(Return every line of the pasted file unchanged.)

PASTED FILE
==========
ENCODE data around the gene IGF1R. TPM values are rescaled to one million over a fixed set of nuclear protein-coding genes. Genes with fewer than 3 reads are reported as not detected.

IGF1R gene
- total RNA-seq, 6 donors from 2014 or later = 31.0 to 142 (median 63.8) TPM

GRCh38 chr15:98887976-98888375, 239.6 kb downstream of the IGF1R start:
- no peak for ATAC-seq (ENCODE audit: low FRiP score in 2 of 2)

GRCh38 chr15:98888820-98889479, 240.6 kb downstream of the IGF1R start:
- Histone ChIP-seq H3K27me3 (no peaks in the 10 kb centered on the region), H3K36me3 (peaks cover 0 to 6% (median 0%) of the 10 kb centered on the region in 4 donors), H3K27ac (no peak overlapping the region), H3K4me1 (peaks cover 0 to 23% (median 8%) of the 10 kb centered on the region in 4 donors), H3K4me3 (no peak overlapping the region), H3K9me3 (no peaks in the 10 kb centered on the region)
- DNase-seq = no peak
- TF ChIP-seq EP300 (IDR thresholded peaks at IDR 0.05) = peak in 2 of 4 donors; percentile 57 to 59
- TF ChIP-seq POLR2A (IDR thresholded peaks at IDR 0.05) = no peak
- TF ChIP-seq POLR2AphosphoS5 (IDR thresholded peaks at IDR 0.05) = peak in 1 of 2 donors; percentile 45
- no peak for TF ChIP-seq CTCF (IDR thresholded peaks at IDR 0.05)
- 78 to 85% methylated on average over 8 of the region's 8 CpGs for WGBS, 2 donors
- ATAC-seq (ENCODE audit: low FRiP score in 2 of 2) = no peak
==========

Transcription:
ENCODE data around the gene IGF1R. TPM values are rescaled to one million over a fixed set of nuclear protein-coding genes. Genes with fewer than 3 reads are reported as not detected.

IGF1R gene
- total RNA-seq, 6 donors from 2014 or later = 31.0 to 142 (median 63.8) TPM

GRCh38 chr15:98887976-98888375, 239.6 kb downstream of the IGF1R start:
- no peak for ATAC-seq (ENCODE audit: low FRiP score in 2 of 2)

GRCh38 chr15:98888820-98889479, 240.6 kb downstream of the IGF1R start:
- Histone ChIP-seq H3K27me3 (no peaks in the 10 kb centered on the region), H3K36me3 (peaks cover 0 to 6% (median 0%) of the 10 kb centered on the region in 4 donors), H3K27ac (no peak overlapping the region), H3K4me1 (peaks cover 0 to 23% (median 8%) of the 10 kb centered on the region in 4 donors), H3K4me3 (no peak overlapping the region), H3K9me3 (no peaks in the 10 kb centered on the region)
- DNase-seq = no peak
- TF ChIP-seq EP300 (IDR thresholded peaks at IDR 0.05) = peak in 2 of 4 donors; percentile 57 to 59
- TF ChIP-seq POLR2A (IDR thresholded peaks at IDR 0.05) = no peak
- TF ChIP-seq POLR2AphosphoS5 (IDR thresholded peaks at IDR 0.05) = peak in 1 of 2 donors; percentile 45
- no peak for TF ChIP-seq CTCF (IDR thresholded peaks at IDR 0.05)
- 78 to 85% methylated on average over 8 of the region's 8 CpGs for WGBS, 2 donors
- ATAC-seq (ENCODE audit: low FRiP score in 2 of 2) = no peak